When starting out with Pro Tools, many beginners record to their sole system drives. Although this will work for relatively simple sessions, you may eventually find that a single hard drive—especially if it’s your system drive—just doesn’t cut it. Here are a few things that can place added stress on a hard drive:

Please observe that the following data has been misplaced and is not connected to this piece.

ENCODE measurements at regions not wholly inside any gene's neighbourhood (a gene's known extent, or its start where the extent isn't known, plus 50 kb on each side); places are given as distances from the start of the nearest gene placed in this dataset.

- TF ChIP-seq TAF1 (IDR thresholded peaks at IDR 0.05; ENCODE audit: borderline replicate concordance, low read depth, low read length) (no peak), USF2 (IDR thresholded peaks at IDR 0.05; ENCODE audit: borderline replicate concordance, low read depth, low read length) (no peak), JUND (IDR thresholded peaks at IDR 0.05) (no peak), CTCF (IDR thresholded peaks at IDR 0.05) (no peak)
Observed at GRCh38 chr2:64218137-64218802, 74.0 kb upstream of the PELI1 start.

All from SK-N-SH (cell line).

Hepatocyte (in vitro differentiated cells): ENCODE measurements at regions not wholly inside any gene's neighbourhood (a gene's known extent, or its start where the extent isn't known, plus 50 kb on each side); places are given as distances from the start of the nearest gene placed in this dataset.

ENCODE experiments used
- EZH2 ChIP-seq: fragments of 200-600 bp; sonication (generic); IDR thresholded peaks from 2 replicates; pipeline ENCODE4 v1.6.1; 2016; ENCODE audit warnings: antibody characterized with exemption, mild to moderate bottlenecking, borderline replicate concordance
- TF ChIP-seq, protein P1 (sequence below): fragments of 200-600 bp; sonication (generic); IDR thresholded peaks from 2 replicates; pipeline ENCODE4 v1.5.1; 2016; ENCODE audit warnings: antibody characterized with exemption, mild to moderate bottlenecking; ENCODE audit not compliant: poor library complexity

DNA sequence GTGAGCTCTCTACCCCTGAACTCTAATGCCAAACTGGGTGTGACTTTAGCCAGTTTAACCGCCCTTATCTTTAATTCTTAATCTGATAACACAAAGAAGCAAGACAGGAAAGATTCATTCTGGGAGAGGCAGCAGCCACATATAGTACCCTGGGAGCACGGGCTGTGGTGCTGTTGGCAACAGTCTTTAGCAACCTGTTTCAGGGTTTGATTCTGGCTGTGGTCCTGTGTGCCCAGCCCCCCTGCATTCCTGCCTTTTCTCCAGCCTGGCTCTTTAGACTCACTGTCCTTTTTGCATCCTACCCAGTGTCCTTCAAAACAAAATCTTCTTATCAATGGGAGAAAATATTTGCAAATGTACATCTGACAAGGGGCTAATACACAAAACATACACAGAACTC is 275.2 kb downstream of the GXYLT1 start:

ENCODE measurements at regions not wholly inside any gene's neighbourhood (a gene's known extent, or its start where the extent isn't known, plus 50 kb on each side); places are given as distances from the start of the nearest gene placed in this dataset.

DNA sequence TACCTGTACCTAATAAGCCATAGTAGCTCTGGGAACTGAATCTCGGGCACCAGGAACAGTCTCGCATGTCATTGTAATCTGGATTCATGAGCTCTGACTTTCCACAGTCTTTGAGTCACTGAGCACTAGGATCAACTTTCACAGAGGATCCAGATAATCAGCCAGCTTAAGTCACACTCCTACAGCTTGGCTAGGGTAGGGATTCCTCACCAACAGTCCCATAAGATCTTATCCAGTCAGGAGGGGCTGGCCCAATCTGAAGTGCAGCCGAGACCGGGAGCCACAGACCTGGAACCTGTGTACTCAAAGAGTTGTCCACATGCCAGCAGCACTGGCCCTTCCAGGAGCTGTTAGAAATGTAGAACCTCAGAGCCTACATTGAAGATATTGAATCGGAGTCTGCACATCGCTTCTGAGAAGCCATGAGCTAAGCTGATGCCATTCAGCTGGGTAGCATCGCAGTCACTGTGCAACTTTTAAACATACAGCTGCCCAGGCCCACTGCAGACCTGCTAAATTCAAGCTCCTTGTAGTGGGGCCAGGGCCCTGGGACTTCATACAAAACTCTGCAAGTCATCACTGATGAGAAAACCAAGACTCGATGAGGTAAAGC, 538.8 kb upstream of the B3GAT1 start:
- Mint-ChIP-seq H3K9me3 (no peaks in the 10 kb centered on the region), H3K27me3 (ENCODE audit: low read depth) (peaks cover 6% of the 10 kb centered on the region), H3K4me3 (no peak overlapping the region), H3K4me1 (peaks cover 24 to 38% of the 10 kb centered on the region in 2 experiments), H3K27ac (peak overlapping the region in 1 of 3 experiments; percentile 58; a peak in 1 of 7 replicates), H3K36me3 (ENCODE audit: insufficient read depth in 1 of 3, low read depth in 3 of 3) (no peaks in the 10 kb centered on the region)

High Audio track count. More Audio tracks require more streams of communication to and from your hard drive.
High-resolution audio. Higher-quality audio requires a greater bit rate and more of a hard drive’s limited bandwidth.
Edit density. The term edit density refers to the frequency with which your session needs to retrieve new audio from your hard drive during playback. Each time you create ...